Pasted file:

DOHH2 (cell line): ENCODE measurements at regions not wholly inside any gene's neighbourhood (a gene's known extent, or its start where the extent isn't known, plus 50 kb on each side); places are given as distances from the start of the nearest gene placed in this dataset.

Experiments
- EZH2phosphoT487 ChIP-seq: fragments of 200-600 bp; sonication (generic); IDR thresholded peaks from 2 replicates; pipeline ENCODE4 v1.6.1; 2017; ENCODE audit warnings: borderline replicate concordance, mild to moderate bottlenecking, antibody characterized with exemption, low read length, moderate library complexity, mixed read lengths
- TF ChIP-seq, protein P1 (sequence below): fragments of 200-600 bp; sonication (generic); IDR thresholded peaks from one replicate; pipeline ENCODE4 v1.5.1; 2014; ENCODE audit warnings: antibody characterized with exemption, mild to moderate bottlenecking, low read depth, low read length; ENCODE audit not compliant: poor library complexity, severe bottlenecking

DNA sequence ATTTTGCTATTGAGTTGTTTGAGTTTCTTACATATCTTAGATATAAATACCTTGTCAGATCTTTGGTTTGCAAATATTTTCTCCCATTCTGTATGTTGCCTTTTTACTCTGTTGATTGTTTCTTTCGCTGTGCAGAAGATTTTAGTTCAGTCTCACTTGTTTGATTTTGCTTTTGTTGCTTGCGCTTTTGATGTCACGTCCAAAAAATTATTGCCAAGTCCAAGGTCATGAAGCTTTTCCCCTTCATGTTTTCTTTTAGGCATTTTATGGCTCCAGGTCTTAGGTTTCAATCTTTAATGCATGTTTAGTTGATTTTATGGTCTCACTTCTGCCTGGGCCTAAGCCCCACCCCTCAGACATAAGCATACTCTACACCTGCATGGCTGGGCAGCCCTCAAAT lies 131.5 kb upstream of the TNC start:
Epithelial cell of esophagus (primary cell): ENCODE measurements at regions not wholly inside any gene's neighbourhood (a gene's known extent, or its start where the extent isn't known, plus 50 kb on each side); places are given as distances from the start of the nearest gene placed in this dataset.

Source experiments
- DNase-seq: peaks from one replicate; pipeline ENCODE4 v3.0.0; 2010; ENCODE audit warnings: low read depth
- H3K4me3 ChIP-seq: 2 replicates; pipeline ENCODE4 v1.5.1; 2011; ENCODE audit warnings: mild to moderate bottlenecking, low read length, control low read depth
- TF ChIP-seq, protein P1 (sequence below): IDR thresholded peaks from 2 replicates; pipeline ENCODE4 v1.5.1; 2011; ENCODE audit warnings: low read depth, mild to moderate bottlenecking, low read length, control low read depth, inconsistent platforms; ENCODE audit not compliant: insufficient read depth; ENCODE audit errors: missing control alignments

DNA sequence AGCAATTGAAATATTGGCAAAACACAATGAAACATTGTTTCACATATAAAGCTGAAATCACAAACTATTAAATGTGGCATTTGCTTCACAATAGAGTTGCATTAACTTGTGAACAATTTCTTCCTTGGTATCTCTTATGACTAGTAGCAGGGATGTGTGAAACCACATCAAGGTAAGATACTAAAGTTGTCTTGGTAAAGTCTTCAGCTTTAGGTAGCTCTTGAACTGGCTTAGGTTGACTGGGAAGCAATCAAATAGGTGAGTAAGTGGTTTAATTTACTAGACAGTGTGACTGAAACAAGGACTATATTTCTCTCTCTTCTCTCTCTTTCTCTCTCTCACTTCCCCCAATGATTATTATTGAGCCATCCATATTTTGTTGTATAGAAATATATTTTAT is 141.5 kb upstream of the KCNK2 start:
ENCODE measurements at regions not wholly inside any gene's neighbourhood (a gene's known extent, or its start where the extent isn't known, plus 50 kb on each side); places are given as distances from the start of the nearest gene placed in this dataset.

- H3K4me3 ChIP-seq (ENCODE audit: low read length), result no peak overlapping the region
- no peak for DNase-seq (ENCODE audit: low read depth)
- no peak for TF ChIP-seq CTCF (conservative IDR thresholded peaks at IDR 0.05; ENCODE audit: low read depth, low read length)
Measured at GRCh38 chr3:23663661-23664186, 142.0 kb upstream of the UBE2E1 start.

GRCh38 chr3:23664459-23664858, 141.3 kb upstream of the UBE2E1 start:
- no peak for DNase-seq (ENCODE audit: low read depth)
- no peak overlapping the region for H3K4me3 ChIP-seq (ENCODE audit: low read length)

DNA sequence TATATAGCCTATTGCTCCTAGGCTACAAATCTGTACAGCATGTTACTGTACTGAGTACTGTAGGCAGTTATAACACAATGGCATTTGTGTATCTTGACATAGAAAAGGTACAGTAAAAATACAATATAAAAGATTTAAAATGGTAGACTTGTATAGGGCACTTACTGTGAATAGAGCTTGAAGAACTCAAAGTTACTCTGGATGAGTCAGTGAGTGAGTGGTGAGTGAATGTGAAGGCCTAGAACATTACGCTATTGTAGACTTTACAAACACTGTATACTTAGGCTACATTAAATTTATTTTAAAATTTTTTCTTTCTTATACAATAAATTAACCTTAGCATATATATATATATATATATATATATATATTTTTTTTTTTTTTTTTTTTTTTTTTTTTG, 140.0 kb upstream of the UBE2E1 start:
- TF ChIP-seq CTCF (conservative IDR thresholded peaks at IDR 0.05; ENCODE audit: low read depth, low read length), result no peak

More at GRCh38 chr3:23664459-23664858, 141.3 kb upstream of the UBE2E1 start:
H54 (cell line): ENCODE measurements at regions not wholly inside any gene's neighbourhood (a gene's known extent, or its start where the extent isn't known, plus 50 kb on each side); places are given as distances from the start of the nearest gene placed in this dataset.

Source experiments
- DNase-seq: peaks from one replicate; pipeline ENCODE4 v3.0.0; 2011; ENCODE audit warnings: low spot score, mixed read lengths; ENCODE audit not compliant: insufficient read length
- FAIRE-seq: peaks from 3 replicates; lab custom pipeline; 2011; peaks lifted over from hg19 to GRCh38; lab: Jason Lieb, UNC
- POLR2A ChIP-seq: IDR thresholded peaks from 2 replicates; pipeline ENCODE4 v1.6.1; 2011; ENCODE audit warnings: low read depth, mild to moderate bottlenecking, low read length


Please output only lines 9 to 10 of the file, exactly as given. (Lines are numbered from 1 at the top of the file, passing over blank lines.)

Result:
- H3K4me3 ChIP-seq: 2 replicates; pipeline ENCODE4 v1.5.1; 2011; ENCODE audit warnings: mild to moderate bottlenecking, low read length, control low read depth
- TF ChIP-seq, protein P1 (sequence below): IDR thresholded peaks from 2 replicates; pipeline ENCODE4 v1.5.1; 2011; ENCODE audit warnings: low read depth, mild to moderate bottlenecking, low read length, control low read depth, inconsistent platforms; ENCODE audit not compliant: insufficient read depth; ENCODE audit errors: missing control alignments